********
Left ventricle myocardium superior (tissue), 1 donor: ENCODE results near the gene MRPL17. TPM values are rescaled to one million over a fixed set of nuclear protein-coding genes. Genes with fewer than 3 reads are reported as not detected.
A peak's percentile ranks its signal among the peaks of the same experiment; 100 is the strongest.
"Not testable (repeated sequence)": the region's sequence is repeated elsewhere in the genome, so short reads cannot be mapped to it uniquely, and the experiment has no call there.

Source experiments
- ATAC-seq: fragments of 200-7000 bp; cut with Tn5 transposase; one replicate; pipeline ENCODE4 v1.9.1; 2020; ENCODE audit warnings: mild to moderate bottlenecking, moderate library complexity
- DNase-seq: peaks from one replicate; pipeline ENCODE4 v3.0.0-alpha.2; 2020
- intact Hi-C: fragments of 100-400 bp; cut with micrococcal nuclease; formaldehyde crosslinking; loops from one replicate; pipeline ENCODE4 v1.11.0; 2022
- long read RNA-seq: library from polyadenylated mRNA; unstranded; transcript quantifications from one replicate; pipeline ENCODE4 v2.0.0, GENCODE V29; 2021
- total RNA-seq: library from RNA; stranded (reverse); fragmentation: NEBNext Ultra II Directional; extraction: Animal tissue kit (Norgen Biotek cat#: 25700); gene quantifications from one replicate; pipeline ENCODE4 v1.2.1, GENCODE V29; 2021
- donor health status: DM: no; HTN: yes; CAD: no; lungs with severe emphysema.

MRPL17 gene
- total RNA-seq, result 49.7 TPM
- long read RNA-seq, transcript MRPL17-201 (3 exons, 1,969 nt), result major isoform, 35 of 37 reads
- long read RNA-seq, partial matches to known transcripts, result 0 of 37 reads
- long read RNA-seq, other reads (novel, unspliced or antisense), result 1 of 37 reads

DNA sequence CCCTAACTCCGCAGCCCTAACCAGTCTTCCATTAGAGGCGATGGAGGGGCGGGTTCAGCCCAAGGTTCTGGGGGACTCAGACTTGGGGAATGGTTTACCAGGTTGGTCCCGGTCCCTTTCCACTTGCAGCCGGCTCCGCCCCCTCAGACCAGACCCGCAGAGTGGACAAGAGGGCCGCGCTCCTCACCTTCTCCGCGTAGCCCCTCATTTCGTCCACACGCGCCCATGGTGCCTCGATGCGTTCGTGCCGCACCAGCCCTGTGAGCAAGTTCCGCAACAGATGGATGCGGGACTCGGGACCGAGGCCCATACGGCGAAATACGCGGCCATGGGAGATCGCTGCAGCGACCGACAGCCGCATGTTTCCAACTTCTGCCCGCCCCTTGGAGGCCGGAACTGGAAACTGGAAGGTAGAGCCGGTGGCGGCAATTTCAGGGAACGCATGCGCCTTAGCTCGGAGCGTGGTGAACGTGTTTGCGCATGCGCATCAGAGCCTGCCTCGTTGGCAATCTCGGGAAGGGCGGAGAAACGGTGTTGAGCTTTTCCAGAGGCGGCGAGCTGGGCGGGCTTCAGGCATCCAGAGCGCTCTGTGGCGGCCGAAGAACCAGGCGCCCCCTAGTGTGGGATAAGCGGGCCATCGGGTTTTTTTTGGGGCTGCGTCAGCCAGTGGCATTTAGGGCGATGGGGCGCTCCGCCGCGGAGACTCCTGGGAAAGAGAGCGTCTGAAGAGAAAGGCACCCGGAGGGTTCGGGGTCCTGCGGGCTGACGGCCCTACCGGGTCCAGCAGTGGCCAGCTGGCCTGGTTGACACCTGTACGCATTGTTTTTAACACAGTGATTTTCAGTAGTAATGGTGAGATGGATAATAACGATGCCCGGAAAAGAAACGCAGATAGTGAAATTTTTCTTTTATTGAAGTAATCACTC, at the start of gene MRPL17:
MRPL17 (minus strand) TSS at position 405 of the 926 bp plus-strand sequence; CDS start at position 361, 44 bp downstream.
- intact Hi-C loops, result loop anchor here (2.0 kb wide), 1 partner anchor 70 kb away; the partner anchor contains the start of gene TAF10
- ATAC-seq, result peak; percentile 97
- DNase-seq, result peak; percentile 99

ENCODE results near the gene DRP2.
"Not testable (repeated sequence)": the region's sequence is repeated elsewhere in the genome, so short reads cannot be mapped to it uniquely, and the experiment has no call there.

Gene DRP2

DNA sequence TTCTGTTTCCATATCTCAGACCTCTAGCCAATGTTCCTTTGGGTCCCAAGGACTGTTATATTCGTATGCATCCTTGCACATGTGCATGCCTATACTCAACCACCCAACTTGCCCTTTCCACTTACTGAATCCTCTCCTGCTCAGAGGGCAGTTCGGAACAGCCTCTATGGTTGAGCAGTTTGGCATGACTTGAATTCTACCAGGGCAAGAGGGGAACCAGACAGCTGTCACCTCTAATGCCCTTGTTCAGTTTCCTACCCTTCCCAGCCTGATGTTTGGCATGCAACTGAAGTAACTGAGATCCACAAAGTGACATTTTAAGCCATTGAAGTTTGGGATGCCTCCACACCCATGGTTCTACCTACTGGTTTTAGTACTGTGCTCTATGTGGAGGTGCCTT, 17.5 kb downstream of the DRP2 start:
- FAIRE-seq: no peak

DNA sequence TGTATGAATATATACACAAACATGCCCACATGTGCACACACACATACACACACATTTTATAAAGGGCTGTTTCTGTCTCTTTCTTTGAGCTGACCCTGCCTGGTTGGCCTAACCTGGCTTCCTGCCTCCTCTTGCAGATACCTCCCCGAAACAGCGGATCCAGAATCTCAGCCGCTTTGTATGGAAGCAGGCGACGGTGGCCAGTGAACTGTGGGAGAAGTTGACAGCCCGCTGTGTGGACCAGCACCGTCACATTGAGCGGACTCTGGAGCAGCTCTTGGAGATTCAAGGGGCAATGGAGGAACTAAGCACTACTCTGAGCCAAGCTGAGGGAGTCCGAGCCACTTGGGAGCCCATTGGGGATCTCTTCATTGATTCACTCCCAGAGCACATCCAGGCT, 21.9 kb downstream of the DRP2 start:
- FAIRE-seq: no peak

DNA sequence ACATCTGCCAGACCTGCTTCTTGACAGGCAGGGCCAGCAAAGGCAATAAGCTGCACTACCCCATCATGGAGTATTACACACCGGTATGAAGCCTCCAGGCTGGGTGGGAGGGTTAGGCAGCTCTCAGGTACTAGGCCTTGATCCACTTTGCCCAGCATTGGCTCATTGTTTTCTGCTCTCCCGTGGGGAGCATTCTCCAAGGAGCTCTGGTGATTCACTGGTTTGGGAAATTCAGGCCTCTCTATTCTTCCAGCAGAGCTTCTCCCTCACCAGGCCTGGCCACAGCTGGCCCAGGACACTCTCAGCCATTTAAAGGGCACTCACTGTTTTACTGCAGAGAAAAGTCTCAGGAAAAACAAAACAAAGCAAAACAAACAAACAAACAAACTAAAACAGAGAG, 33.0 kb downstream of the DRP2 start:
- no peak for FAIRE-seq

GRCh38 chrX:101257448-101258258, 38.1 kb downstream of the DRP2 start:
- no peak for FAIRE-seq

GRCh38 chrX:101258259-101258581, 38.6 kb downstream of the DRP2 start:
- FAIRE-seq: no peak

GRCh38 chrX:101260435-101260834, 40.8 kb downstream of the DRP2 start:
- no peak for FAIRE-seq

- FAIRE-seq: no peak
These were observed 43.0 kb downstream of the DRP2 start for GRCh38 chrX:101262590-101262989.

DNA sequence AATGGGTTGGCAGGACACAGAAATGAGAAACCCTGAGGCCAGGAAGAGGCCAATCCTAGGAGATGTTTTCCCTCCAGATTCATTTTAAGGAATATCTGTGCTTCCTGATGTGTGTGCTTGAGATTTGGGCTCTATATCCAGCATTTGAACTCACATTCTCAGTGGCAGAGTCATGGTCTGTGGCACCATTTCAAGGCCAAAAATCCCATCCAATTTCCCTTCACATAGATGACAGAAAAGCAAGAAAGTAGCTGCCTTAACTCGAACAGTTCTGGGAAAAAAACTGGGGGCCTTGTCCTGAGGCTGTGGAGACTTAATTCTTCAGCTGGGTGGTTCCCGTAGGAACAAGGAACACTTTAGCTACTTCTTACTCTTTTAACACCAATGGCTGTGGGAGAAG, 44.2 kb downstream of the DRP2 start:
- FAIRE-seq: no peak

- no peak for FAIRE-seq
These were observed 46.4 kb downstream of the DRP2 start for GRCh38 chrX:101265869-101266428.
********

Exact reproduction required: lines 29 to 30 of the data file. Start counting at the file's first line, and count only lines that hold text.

- no peak for FAIRE-seq

GRCh38 chrX:101257448-101258258, 38.1 kb downstream of the DRP2 start: